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Dobermann (May 7/03)

There's a lot to like and admire about Dobermann - mostly in the realm of outrageous visuals - but the film suffers from a pedestrian screenplay that relies mostly on predictable story elements and stock characters.

Dobermann follows the exploits of a group of criminals, lead by the violent and charismatic Yann Le Pentec (Vincent Cassel). Pursuing Le Pentec, also known as Dobermann, is Inspector Sauveur Christini - a cop that's apparently gone mad from years of chasing this elusive thief. Dobermann and his crew - which includes his girlfriend, Nat (Monica Bellucci), a deaf gypsy - are planning a heist that will make them all very rich, which obviously piques the interest of Christini.

Dobermann's been directed by Jan Kounen, a relative newcomer whose flair for over-the-top stylistics saves the film from becoming an all-out bore. The script, by Joel Houssin, is a mishmash of virtually every action-movie cliche - from the far-too-quirky characters to the well-worn heist plot. There have been plenty of heist movies that have relied on conventions of the genre, but Dobermann doesn't do anything new or interesting; there's nothing here that hasn't been done before (and better, too).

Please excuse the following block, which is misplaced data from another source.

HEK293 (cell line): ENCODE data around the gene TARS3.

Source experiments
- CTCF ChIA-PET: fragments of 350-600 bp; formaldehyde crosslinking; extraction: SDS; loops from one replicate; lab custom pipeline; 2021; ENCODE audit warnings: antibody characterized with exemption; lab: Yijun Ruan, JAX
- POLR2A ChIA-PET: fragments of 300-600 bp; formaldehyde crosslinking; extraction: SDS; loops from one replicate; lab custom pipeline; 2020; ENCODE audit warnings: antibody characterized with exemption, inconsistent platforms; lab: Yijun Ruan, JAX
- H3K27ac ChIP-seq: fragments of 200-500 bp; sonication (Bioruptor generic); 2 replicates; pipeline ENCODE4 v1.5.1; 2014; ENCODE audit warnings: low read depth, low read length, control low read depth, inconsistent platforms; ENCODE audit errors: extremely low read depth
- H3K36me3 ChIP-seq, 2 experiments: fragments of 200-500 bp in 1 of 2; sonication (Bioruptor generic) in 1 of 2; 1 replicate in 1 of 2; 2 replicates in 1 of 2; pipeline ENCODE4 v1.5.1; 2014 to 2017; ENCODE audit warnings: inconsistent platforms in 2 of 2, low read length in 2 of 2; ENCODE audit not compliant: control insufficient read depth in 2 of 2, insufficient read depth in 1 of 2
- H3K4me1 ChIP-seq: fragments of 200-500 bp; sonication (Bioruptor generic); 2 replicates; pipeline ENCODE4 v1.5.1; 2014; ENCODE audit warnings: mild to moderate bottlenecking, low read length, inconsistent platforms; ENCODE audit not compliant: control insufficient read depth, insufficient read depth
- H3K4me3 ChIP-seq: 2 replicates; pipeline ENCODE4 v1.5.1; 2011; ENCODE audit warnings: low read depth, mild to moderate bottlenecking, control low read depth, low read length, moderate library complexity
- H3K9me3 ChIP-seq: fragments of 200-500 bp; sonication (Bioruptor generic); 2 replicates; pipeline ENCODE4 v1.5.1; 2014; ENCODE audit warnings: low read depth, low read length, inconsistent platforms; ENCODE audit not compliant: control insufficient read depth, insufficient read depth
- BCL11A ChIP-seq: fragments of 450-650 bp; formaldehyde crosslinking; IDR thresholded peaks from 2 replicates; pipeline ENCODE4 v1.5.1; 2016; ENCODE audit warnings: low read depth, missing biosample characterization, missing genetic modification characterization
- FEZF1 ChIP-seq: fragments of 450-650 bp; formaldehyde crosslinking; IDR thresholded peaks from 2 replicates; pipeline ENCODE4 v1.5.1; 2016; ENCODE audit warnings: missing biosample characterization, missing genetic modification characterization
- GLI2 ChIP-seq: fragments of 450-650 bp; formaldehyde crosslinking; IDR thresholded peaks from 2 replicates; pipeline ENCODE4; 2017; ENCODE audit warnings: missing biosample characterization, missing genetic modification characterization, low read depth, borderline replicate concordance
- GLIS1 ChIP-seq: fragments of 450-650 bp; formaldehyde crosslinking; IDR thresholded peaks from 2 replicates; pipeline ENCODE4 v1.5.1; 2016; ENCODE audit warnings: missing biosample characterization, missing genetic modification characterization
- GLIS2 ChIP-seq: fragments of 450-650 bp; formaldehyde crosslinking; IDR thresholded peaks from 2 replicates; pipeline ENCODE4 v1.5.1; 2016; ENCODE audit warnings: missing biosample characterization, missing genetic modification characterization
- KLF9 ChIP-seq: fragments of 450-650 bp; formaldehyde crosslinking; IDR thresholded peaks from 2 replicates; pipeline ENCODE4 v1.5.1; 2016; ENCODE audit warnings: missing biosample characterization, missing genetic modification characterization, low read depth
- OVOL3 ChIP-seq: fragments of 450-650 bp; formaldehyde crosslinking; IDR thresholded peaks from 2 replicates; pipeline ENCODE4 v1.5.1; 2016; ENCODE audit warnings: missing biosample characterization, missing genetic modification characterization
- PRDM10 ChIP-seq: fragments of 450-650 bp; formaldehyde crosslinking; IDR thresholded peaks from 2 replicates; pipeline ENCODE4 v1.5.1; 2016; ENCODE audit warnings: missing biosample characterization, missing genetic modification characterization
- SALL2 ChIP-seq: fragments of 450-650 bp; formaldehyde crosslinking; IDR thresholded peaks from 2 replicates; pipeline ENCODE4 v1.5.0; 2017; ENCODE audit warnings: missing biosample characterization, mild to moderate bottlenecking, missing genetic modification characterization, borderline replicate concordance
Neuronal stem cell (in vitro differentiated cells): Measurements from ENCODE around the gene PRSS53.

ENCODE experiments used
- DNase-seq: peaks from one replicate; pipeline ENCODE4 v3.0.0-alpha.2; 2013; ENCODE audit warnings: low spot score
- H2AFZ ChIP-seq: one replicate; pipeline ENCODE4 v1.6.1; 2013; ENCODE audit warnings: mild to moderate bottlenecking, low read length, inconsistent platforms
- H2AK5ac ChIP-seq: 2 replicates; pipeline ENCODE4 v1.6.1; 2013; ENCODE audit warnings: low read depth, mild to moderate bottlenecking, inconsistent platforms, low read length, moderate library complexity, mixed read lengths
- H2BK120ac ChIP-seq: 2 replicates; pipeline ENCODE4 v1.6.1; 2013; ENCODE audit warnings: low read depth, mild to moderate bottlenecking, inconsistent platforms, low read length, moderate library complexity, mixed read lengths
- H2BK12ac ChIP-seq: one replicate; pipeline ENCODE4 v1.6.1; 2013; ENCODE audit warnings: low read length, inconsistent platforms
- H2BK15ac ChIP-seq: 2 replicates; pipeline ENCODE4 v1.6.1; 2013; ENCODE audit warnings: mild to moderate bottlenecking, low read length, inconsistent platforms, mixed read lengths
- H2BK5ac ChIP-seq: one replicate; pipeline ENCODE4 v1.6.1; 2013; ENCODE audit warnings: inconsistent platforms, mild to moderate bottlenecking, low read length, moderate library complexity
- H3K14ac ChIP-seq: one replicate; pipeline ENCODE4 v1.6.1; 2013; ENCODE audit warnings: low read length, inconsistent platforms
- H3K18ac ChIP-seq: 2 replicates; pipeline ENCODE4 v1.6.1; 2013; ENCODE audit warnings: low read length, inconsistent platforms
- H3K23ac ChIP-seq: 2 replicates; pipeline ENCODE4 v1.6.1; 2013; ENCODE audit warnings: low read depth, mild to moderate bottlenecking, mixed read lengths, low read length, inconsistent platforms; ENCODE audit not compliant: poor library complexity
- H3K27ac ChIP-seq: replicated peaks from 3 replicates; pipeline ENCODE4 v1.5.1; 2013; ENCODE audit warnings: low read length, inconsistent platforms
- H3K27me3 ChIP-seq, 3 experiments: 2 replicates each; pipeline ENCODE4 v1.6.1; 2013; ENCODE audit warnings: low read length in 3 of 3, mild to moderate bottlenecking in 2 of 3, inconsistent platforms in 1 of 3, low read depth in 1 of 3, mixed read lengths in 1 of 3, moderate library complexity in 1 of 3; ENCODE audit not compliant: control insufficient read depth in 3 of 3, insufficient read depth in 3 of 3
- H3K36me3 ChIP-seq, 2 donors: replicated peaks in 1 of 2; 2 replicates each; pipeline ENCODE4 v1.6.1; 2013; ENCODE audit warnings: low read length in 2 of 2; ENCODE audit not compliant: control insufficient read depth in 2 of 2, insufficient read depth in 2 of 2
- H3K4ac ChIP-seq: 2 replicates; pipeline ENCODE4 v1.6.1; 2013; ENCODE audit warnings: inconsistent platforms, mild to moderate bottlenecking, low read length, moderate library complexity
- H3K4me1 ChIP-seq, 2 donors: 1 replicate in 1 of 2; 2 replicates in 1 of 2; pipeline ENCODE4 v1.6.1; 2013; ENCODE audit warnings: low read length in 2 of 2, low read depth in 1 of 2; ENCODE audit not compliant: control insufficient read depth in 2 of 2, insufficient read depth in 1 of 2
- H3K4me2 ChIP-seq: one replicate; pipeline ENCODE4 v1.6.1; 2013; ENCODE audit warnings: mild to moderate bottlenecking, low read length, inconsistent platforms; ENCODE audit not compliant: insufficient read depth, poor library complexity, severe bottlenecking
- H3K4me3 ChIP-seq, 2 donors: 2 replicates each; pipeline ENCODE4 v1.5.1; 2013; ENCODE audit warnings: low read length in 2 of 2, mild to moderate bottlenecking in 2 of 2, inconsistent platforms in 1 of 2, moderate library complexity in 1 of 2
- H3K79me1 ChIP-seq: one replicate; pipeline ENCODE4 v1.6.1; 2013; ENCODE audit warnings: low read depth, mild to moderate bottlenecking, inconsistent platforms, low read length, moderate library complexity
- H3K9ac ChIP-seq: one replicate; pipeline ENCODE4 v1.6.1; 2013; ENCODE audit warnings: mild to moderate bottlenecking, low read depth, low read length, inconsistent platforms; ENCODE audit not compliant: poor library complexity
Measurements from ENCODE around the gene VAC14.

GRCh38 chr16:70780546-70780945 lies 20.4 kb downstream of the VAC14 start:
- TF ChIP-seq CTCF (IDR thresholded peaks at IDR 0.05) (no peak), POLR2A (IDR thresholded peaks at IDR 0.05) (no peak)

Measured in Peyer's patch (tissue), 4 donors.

Even if you're able to look past the textbook plot, the characters don't exactly have a whole lot to offer. Dobermann's crew is made up of the most generic group imaginable, from the dim-witted strongman (who spends the majority of the film mourning his recently deceased puppy) to the tough-as-nails woman that actually manages to surprise a character or two with her fierceness (which is in itself a cliche). Karyo's Inspector Christini is the usual cop-with-a-grudge-against-the-protagonist type, and not only does he not go by the book, but he has no qualms endangering the lives of innocent civilians (not to mention newborn babies!) Admittedly, a lot of the performances here are fun - Cassel and Karyo, in particular, seem as though they're having a grand old time - and Kounen's wild visual pyrotechnics ensure that the film is almost always interesting just to look at.

But that's just not enough to elevate the lackluster screenplay, which tries way too hard to come off as clever and hip. Still, as far as action flicks go, you could certainly do worse - Cassel's presence alone is enough to warrant a mild recommendation.

out of

© David Nusair